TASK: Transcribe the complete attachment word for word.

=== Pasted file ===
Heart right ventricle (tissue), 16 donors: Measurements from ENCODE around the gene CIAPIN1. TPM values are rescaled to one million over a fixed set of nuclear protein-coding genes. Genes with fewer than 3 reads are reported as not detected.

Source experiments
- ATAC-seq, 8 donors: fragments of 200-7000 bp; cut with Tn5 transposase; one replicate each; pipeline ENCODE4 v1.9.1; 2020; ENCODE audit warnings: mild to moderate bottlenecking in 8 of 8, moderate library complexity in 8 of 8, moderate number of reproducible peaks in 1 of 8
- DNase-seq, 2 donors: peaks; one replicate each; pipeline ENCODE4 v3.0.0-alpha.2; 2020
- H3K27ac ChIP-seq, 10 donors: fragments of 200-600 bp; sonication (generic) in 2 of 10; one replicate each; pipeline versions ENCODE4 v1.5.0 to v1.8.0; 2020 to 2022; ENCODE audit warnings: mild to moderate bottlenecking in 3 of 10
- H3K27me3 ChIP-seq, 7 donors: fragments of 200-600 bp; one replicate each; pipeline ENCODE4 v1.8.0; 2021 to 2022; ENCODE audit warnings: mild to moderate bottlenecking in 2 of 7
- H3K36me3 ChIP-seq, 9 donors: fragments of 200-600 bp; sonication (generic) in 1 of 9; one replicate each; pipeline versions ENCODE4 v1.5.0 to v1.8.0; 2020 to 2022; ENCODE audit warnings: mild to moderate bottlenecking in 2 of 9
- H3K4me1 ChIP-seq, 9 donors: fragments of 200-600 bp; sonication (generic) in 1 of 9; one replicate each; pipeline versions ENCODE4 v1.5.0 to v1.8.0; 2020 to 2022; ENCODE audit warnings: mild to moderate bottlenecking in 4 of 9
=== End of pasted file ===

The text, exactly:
Heart right ventricle (tissue), 16 donors: Measurements from ENCODE around the gene CIAPIN1. TPM values are rescaled to one million over a fixed set of nuclear protein-coding genes. Genes with fewer than 3 reads are reported as not detected.

Source experiments
- ATAC-seq, 8 donors: fragments of 200-7000 bp; cut with Tn5 transposase; one replicate each; pipeline ENCODE4 v1.9.1; 2020; ENCODE audit warnings: mild to moderate bottlenecking in 8 of 8, moderate library complexity in 8 of 8, moderate number of reproducible peaks in 1 of 8
- DNase-seq, 2 donors: peaks; one replicate each; pipeline ENCODE4 v3.0.0-alpha.2; 2020
- H3K27ac ChIP-seq, 10 donors: fragments of 200-600 bp; sonication (generic) in 2 of 10; one replicate each; pipeline versions ENCODE4 v1.5.0 to v1.8.0; 2020 to 2022; ENCODE audit warnings: mild to moderate bottlenecking in 3 of 10
- H3K27me3 ChIP-seq, 7 donors: fragments of 200-600 bp; one replicate each; pipeline ENCODE4 v1.8.0; 2021 to 2022; ENCODE audit warnings: mild to moderate bottlenecking in 2 of 7
- H3K36me3 ChIP-seq, 9 donors: fragments of 200-600 bp; sonication (generic) in 1 of 9; one replicate each; pipeline versions ENCODE4 v1.5.0 to v1.8.0; 2020 to 2022; ENCODE audit warnings: mild to moderate bottlenecking in 2 of 9
- H3K4me1 ChIP-seq, 9 donors: fragments of 200-600 bp; sonication (generic) in 1 of 9; one replicate each; pipeline versions ENCODE4 v1.5.0 to v1.8.0; 2020 to 2022; ENCODE audit warnings: mild to moderate bottlenecking in 4 of 9